Now with HR, again this can be traced back to early mankind.  At that time it was called human trading or the house man who managed the staff, hired replacements, fired them (a lot kinder now than it was than) and trained them.  They do not generate sales or profit, they provide the resources.  No one considers them a competitive advantage (though they can be).

So, are brother departments have been around 1,000 of years.  IT is not just the new guy on the block, we are the infants.  We are a corporate overhead with expectations that we deliver top and bottom line results from our innovation and execution.  But, also a utility to keep the data flowing, like power flowing.  Unlike our brother areas we must cover both sides of the spectrum with the same people, processes and technology.

It will be an ongoing struggle, challenge and the search for both the business to understand and us IT brethren to learn how to manage that balance and thrive.  Being in this lot, we will continue to say they don’t understand.

Those folks in Sales have it easy, all they have to do is sell.  Not true, we know in our mind as if we had to walk in their shoes and them in ours, we would quickly learn it is not simple on either side.

So, what is the answer to making ‘they’ understand.  It comes down to what all of us overhead functions have to delivery whether it be finance, HR or IT.  We must continue to provide options.

The difference is that for HR and finance, for the most part (outside of when we hire/fire people or budget season) we gladly let HR and finance do their jobs and perform not to get too involved.  After all, you rarely hire/fire people in your personal life.  Perhaps that plumber gets out of line and you need to get a new one or you decide to switch banks every 10 years because the old one was taken over by one you don’t like.  But, for most people they have limited HR/finance activities in their business life and in their personal life.

Yet, technology, well that pervades our business and very heavily our personal life.

You have the mobile phone you need to change every year or two and learn how to use it.

The new laptop – going from PC to Mac and back or not.

The wi-fi you have at your house now (please make sure you change the default password).

The new home media center that can download from Netflix and stream YouTube life.

Now add to this the business aspect of cloud based applications being sold directly to the business, bypassing those annoying IT folks who worry about governance.

So, why don’t they understand?

Because, they understand just enough to be dangerous.  Not really dangerous, but they understand enough to talk the buzz words, but not enough to understand governance.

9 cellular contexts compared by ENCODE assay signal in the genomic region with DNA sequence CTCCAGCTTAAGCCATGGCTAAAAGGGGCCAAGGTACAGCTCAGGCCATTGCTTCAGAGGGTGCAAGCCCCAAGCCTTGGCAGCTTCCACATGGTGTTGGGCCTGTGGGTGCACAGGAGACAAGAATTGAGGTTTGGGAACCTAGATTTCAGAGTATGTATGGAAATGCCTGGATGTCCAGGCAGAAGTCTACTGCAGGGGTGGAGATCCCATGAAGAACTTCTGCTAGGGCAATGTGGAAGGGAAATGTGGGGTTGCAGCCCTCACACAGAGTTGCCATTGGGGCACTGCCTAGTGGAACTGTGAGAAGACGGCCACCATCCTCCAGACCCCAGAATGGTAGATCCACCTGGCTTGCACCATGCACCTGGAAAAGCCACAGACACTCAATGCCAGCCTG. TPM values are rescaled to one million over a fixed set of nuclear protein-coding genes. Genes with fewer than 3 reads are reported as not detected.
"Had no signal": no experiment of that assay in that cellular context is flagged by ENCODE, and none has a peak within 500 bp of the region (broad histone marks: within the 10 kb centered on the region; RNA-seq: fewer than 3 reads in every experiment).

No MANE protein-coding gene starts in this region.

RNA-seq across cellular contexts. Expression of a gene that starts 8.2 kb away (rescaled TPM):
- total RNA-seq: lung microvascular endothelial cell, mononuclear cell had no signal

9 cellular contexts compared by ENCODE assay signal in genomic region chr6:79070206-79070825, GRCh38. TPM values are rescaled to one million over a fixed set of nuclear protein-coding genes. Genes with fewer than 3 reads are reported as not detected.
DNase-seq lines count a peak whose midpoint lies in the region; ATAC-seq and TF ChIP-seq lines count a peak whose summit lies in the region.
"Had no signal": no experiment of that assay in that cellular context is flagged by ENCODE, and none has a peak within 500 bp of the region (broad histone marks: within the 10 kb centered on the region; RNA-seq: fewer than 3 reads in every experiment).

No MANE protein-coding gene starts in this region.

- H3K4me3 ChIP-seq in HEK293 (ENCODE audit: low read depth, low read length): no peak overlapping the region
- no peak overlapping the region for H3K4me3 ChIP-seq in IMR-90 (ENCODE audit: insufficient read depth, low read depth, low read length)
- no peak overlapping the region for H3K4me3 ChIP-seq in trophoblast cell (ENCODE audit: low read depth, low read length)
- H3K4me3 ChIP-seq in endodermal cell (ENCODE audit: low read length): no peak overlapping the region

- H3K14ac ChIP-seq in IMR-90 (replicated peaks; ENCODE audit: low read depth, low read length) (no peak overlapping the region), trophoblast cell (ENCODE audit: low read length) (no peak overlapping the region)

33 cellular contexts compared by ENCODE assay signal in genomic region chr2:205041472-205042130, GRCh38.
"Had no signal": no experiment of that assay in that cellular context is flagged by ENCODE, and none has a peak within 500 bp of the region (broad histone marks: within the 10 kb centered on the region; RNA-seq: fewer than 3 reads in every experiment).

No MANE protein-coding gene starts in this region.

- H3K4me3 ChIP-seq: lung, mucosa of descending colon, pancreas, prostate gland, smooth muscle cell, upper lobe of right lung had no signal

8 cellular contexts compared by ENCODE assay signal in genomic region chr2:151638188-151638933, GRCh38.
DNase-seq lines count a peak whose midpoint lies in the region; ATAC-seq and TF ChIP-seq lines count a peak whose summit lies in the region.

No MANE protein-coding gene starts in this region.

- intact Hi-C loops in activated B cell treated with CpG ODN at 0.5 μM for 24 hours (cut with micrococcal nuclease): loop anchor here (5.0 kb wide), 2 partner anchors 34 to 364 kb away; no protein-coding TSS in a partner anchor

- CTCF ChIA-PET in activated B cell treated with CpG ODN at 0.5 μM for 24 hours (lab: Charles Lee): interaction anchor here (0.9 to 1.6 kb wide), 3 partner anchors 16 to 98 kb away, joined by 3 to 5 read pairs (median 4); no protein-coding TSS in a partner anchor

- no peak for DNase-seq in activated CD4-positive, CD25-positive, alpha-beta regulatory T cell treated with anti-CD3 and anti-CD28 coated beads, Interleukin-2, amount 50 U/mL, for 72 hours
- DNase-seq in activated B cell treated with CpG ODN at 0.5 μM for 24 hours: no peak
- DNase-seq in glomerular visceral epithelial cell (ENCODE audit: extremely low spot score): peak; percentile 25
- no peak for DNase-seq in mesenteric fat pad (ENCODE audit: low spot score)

It is therefore not so much, why they don’t understand, but what they don’t understand.

Governance is what they don’t understand and the more we as IT people realize that it is a job number one to get them to understand governance, the more they will understand.

Governance – a pain, both difficult to explain and therefore to understand.  More than worth it.

Microsoft Enterprise Agreement

Here I am with a need to select a web platform, a possible new ERP, a long term strategic IT plan to develop and oh yeah, that bloody Microsoft EA expiring in a couple fo months.  While part of the IT strategy will be what will be the future desktop, server, mail, and collaboration platforms which the EA could be a part of the cost efficiency that the strategy can deliver.  But, EA complexity has given birth to a consulting industry.  Managing the EA is not effective.

MS as listed here goes on and on about ‘More choices, more value’.  Really, I doubt it.  As for simplifying my license management get out of here.  For us mid-size companies we are pinched by not being big enough to get the value of 1,000 plus licensing, but too big to just ignore the EA.

Open Value

Open Value Subscription

Select Plus

Enterprise Agreement

Which one to choose, which one to choose?  Are you going to grow over the next few years?  Will you be committing to MS solutions primarily during the same time span?  Will you upgrade to 2010 and Windows 7?  What is the value of those two upgrades – know one knows for sure?

What MS-Office tools should be.

The questions go on and on and the variables are — well too damn many.

You have the stories about the ‘looming Windows 7 disaster’  from IBM and the similar looming story from Infoworld.  So what are my choices?  Stay with MS and spend weeks trying to ensure you make the right decision.  Than worse than that time spent, you have to explain it to your Finance group so they understand it.

Or as this blog entry about moving away from MS by Nari Kannan is it time to plan that move away from the MS operating system.  Gartner talks about

‘Windows is Broken’ and I have been wondering for a few years about whether the reason for Windows is maintaining the majority  it enjoys simply because of a combination of complacency by both IT and business along

with a fear of failing with something new.

Is it time to take a long, long look at moving to a Linux based OS with using Open Office?  There is that mail problem that is not quite fully solved by the available clients.  Ah, but that is for another blog entry.  What about just giving up on the homogeneous desktop and server platform and accept that you will need to take on the additional support staffing to offset the lower cost of OS and open source applications.  And than there is Google Chrome.

Again, more on this in a future entry.

The focus here is the ineffective licensing process that Microsoft has put in place. What other vendor do you work with that you continue to stay with that makes your IT group less effective.  The only good thing is it is every few years versus every year.  We won’t go into the non-effective activities every Tuesday getting the latest patches from MS.  Because to be fair, if Linux or Apple had MS’s install base, the bored hacking community would be focused on them instead.

From my perspective, if I give MS another 6 figure check for my next EA agreement.  I am buying the right to decide 12 to 18 months from now whether I want to upgrade to Windows 7 and other products.  Somehow the MS EA seems anti-nimble.  The solution is simple, but time consuming.  Do the homework to do a full evaluation of leaving MS.  That is just as Gartner puts it, the only way to get MS to start acting in the best interest of their customers, not just their shareholders.

Thanks to PCD Innovations for MS parody.